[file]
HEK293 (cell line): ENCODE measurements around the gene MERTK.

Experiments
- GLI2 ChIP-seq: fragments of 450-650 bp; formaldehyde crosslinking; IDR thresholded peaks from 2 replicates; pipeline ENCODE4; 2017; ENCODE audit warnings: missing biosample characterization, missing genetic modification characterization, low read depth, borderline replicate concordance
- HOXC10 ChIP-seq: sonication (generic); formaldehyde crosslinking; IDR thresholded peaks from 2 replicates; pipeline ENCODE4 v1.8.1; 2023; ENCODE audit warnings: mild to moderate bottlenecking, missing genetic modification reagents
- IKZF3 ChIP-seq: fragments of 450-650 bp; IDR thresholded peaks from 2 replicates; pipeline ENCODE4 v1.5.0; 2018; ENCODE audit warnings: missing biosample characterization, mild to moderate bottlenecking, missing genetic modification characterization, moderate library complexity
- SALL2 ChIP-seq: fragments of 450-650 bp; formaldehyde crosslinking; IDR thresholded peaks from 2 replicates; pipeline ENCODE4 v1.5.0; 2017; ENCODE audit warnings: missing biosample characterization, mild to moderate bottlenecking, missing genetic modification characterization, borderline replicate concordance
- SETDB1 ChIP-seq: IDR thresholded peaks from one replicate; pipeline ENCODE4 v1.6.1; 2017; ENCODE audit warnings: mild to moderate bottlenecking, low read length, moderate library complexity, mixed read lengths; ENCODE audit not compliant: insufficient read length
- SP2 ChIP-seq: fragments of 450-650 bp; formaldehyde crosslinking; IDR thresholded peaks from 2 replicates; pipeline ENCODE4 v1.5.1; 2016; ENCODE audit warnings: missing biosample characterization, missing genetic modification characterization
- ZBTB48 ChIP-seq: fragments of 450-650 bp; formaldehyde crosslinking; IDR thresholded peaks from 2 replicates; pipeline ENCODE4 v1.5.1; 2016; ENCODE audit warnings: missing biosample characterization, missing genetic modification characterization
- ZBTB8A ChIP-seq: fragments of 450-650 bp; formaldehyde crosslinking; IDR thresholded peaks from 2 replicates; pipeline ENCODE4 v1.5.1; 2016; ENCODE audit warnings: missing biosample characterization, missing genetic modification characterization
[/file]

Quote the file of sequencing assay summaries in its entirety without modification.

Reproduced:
HEK293 (cell line): ENCODE measurements around the gene MERTK.

Experiments
- GLI2 ChIP-seq: fragments of 450-650 bp; formaldehyde crosslinking; IDR thresholded peaks from 2 replicates; pipeline ENCODE4; 2017; ENCODE audit warnings: missing biosample characterization, missing genetic modification characterization, low read depth, borderline replicate concordance
- HOXC10 ChIP-seq: sonication (generic); formaldehyde crosslinking; IDR thresholded peaks from 2 replicates; pipeline ENCODE4 v1.8.1; 2023; ENCODE audit warnings: mild to moderate bottlenecking, missing genetic modification reagents
- IKZF3 ChIP-seq: fragments of 450-650 bp; IDR thresholded peaks from 2 replicates; pipeline ENCODE4 v1.5.0; 2018; ENCODE audit warnings: missing biosample characterization, mild to moderate bottlenecking, missing genetic modification characterization, moderate library complexity
- SALL2 ChIP-seq: fragments of 450-650 bp; formaldehyde crosslinking; IDR thresholded peaks from 2 replicates; pipeline ENCODE4 v1.5.0; 2017; ENCODE audit warnings: missing biosample characterization, mild to moderate bottlenecking, missing genetic modification characterization, borderline replicate concordance
- SETDB1 ChIP-seq: IDR thresholded peaks from one replicate; pipeline ENCODE4 v1.6.1; 2017; ENCODE audit warnings: mild to moderate bottlenecking, low read length, moderate library complexity, mixed read lengths; ENCODE audit not compliant: insufficient read length
- SP2 ChIP-seq: fragments of 450-650 bp; formaldehyde crosslinking; IDR thresholded peaks from 2 replicates; pipeline ENCODE4 v1.5.1; 2016; ENCODE audit warnings: missing biosample characterization, missing genetic modification characterization
- ZBTB48 ChIP-seq: fragments of 450-650 bp; formaldehyde crosslinking; IDR thresholded peaks from 2 replicates; pipeline ENCODE4 v1.5.1; 2016; ENCODE audit warnings: missing biosample characterization, missing genetic modification characterization
- ZBTB8A ChIP-seq: fragments of 450-650 bp; formaldehyde crosslinking; IDR thresholded peaks from 2 replicates; pipeline ENCODE4 v1.5.1; 2016; ENCODE audit warnings: missing biosample characterization, missing genetic modification characterization